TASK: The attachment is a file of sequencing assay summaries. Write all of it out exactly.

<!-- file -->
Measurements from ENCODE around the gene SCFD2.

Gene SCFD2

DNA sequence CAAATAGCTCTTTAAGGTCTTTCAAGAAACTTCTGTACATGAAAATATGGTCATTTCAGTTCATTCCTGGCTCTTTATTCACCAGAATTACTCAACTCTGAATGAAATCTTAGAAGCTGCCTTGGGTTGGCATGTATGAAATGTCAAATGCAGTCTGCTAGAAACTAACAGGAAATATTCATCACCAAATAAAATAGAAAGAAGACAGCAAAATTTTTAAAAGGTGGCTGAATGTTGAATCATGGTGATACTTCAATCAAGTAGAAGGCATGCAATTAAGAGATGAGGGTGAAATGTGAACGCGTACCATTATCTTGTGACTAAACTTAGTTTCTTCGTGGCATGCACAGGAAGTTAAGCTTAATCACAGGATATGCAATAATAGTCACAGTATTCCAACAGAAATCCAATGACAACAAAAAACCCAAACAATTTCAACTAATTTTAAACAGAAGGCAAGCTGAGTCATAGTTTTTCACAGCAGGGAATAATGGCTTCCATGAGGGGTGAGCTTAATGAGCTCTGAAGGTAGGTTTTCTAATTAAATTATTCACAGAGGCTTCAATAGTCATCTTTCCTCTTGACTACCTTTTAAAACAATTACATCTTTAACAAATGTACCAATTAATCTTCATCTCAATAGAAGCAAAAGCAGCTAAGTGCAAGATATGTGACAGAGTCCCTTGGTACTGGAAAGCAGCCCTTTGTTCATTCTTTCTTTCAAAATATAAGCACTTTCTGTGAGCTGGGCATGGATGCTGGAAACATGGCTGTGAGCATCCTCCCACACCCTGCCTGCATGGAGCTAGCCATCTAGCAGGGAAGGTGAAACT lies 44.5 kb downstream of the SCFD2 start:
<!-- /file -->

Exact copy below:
Measurements from ENCODE around the gene SCFD2.

Gene SCFD2

DNA sequence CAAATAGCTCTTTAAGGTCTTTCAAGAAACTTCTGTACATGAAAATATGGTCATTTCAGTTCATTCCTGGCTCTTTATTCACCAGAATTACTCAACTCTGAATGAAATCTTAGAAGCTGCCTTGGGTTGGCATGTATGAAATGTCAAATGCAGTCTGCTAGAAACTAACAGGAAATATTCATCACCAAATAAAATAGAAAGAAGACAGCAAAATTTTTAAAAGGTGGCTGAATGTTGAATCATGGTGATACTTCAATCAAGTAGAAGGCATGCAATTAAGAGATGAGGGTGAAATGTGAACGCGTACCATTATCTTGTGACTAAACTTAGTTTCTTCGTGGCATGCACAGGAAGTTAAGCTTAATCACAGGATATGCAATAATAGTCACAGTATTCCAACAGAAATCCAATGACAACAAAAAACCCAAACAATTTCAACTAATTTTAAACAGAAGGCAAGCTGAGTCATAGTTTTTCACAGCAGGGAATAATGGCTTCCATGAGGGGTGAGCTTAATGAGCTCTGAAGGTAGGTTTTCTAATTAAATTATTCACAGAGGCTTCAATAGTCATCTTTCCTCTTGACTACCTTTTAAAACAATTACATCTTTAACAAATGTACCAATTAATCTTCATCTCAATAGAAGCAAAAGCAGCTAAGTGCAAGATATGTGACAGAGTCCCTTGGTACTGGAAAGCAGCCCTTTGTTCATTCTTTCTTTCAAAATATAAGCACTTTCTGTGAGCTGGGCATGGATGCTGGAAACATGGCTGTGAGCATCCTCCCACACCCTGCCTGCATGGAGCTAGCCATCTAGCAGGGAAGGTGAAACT lies 44.5 kb downstream of the SCFD2 start: